Aim: The purpose of this study is to determine the temperature for self heating of coal, caused by the ratio of carbon monoxide and decreasing oxygen levels along a mining section exposed to a catastrophe.

Introduction: The need for this study is associated with existing cumbersome methods used to determine the temperature of coal containing unsaturated hydrocarbons and necessity to identify a faster method for obtaining data about spontaneous fires, to facilitate the selection of appropriate firefighting measures.

Methodology: Methods are based on the theoretical model for non-isothermic kinetics of heterogeneous oxidation of coal with a variable reactionary oxygen surface, caused by the release of methane, as well as by formation and decay of surface compounds through oxygen adsorption and formation of stable particles.

Results: A self heating model was put forward for a layer of coal, based on a representation involving a porous substance. It was assumed that a stream of filtered air, containing oxygen, oxidised upon entering such a layer and generated a heat source. Heat was absorbed across the coal surface culminating in an increase to its temperature. An analytical solution was obtained for this exercise. To describe the intensity of generated heat, the authors utilised their own, previously developed mathematical model. The model took into account the change in oxygen content and surface reaction, depending on coal oxidation levels. Some 30 experiments were performed and analysed, which addressed the issue of coal surface reaction and identified the relationship between the surface layer and degree of coal metamorphosis. This relationship was utilised to determine the proportion of oxygen absorbed during oxidation of coal. By taking account of such data it is possible to calculate the intensity of generated heat, its flow and temperature, and consequential use of oxygen during oxidation of coal. It is proposed that the ratio of carbon oxide to reduced oxygen levels along a section exposed to an emergency, as a result of oxidation can be used to determine coal temperature. This is illustrated by specific examples of mine incident analysis in the Donets Basin.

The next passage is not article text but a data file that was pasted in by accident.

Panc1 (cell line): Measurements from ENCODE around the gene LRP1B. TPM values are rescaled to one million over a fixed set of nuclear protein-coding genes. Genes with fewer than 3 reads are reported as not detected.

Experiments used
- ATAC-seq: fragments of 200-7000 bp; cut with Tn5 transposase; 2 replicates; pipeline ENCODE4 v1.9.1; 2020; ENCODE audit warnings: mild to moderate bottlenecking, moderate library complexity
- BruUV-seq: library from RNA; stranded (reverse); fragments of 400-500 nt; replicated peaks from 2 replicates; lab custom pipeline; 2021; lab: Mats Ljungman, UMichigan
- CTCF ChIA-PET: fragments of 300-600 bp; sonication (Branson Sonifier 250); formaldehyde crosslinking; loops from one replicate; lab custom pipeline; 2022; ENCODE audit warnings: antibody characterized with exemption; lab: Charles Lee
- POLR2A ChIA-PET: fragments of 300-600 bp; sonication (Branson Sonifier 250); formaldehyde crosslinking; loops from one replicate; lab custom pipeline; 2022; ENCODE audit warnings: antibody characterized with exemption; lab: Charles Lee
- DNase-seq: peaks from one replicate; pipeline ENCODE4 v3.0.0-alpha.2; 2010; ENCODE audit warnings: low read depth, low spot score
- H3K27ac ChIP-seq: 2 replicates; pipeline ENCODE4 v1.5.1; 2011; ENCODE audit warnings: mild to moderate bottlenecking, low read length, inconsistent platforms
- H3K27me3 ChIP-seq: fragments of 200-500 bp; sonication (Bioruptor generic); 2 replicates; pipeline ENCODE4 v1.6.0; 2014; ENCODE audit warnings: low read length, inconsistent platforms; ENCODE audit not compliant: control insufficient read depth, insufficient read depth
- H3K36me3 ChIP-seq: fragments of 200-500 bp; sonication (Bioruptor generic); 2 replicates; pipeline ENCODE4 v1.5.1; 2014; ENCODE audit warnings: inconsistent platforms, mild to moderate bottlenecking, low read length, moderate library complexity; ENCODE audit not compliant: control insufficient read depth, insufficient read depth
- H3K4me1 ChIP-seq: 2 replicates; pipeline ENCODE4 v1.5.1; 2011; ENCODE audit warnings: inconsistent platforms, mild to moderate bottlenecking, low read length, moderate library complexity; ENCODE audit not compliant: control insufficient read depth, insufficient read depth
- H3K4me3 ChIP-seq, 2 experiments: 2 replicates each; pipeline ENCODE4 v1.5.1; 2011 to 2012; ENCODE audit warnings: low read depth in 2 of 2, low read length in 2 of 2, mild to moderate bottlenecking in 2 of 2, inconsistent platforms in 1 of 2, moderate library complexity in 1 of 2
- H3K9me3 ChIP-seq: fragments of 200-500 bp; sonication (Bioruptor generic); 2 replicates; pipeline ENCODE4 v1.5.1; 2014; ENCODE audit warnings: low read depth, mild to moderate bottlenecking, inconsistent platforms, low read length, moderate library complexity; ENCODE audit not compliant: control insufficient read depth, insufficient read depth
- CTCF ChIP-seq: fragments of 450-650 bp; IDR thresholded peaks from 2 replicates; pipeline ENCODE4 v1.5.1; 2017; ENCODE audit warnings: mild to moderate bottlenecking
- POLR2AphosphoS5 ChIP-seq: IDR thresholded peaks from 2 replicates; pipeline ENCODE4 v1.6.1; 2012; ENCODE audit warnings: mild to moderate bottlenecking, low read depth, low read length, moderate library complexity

Conclusions: The mathematical model for surface self heating of coal and porous substances, was approved during tests at NIIGD “Respirator” (Ukraine) and the Federal Republic of Germany, within the temperature range of 340–400 K, for use with different coal quality. It is proposed that the ratio of carbon oxide to oxygen used for oxidation reactions is utilized to determine the temperature of coal. Demonstrated full compatibility between derived results for temperature calculations and data concerning the ratio of ethylene to acetylene.

Relevance in practice: The identified dependences are recommended for further research and industrial application with the aim of controlling the temperature of self heating coal.

Type of article: short scientific report